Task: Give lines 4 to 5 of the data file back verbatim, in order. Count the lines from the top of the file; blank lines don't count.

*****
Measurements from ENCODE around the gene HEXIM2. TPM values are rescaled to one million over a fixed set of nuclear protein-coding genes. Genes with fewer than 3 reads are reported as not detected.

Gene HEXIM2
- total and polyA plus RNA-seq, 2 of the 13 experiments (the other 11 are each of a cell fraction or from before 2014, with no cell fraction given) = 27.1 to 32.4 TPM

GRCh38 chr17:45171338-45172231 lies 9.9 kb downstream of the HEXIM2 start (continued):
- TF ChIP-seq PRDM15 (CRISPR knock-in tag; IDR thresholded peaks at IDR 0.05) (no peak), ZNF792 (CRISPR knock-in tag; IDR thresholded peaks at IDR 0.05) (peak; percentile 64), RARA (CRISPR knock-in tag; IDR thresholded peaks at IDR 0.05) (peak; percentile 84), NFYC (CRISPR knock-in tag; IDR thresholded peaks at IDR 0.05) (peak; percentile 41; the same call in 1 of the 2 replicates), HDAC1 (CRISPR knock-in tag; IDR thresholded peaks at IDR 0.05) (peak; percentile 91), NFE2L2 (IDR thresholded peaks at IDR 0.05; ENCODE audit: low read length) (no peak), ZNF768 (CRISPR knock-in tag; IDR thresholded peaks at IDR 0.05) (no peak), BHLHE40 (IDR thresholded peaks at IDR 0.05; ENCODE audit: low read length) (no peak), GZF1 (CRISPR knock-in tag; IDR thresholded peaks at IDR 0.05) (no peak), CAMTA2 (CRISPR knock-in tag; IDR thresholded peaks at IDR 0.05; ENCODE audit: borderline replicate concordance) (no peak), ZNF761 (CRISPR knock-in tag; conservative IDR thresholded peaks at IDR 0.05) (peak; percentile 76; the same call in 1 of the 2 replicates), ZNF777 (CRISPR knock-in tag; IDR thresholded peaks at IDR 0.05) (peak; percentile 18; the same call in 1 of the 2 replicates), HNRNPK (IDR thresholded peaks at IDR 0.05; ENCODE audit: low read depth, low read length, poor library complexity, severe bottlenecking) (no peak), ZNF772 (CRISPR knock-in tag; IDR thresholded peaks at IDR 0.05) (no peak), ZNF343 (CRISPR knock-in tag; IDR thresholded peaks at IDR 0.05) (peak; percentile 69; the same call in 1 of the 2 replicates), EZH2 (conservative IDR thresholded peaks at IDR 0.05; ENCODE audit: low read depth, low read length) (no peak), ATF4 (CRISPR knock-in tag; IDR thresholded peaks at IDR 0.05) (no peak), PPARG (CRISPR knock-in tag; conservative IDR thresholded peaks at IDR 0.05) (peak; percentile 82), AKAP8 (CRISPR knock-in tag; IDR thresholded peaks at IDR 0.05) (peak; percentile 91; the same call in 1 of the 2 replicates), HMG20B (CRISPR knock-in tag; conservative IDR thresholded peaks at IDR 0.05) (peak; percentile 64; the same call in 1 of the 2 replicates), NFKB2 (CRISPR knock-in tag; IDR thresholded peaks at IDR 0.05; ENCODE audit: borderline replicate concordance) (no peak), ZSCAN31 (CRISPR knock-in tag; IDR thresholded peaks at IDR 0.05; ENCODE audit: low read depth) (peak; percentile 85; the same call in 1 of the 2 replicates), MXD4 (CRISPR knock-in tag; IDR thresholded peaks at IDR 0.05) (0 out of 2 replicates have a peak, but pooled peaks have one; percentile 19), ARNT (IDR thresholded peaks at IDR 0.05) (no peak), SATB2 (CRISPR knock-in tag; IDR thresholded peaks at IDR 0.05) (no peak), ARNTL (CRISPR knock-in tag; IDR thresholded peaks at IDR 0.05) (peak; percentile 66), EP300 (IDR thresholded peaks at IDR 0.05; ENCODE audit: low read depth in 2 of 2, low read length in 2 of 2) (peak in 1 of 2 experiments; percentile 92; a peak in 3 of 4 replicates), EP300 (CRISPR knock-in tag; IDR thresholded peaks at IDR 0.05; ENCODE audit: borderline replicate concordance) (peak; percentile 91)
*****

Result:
GRCh38 chr17:45171338-45172231 lies 9.9 kb downstream of the HEXIM2 start (continued):
- TF ChIP-seq PRDM15 (CRISPR knock-in tag; IDR thresholded peaks at IDR 0.05) (no peak), ZNF792 (CRISPR knock-in tag; IDR thresholded peaks at IDR 0.05) (peak; percentile 64), RARA (CRISPR knock-in tag; IDR thresholded peaks at IDR 0.05) (peak; percentile 84), NFYC (CRISPR knock-in tag; IDR thresholded peaks at IDR 0.05) (peak; percentile 41; the same call in 1 of the 2 replicates), HDAC1 (CRISPR knock-in tag; IDR thresholded peaks at IDR 0.05) (peak; percentile 91), NFE2L2 (IDR thresholded peaks at IDR 0.05; ENCODE audit: low read length) (no peak), ZNF768 (CRISPR knock-in tag; IDR thresholded peaks at IDR 0.05) (no peak), BHLHE40 (IDR thresholded peaks at IDR 0.05; ENCODE audit: low read length) (no peak), GZF1 (CRISPR knock-in tag; IDR thresholded peaks at IDR 0.05) (no peak), CAMTA2 (CRISPR knock-in tag; IDR thresholded peaks at IDR 0.05; ENCODE audit: borderline replicate concordance) (no peak), ZNF761 (CRISPR knock-in tag; conservative IDR thresholded peaks at IDR 0.05) (peak; percentile 76; the same call in 1 of the 2 replicates), ZNF777 (CRISPR knock-in tag; IDR thresholded peaks at IDR 0.05) (peak; percentile 18; the same call in 1 of the 2 replicates), HNRNPK (IDR thresholded peaks at IDR 0.05; ENCODE audit: low read depth, low read length, poor library complexity, severe bottlenecking) (no peak), ZNF772 (CRISPR knock-in tag; IDR thresholded peaks at IDR 0.05) (no peak), ZNF343 (CRISPR knock-in tag; IDR thresholded peaks at IDR 0.05) (peak; percentile 69; the same call in 1 of the 2 replicates), EZH2 (conservative IDR thresholded peaks at IDR 0.05; ENCODE audit: low read depth, low read length) (no peak), ATF4 (CRISPR knock-in tag; IDR thresholded peaks at IDR 0.05) (no peak), PPARG (CRISPR knock-in tag; conservative IDR thresholded peaks at IDR 0.05) (peak; percentile 82), AKAP8 (CRISPR knock-in tag; IDR thresholded peaks at IDR 0.05) (peak; percentile 91; the same call in 1 of the 2 replicates), HMG20B (CRISPR knock-in tag; conservative IDR thresholded peaks at IDR 0.05) (peak; percentile 64; the same call in 1 of the 2 replicates), NFKB2 (CRISPR knock-in tag; IDR thresholded peaks at IDR 0.05; ENCODE audit: borderline replicate concordance) (no peak), ZSCAN31 (CRISPR knock-in tag; IDR thresholded peaks at IDR 0.05; ENCODE audit: low read depth) (peak; percentile 85; the same call in 1 of the 2 replicates), MXD4 (CRISPR knock-in tag; IDR thresholded peaks at IDR 0.05) (0 out of 2 replicates have a peak, but pooled peaks have one; percentile 19), ARNT (IDR thresholded peaks at IDR 0.05) (no peak), SATB2 (CRISPR knock-in tag; IDR thresholded peaks at IDR 0.05) (no peak), ARNTL (CRISPR knock-in tag; IDR thresholded peaks at IDR 0.05) (peak; percentile 66), EP300 (IDR thresholded peaks at IDR 0.05; ENCODE audit: low read depth in 2 of 2, low read length in 2 of 2) (peak in 1 of 2 experiments; percentile 92; a peak in 3 of 4 replicates), EP300 (CRISPR knock-in tag; IDR thresholded peaks at IDR 0.05; ENCODE audit: borderline replicate concordance) (peak; percentile 91)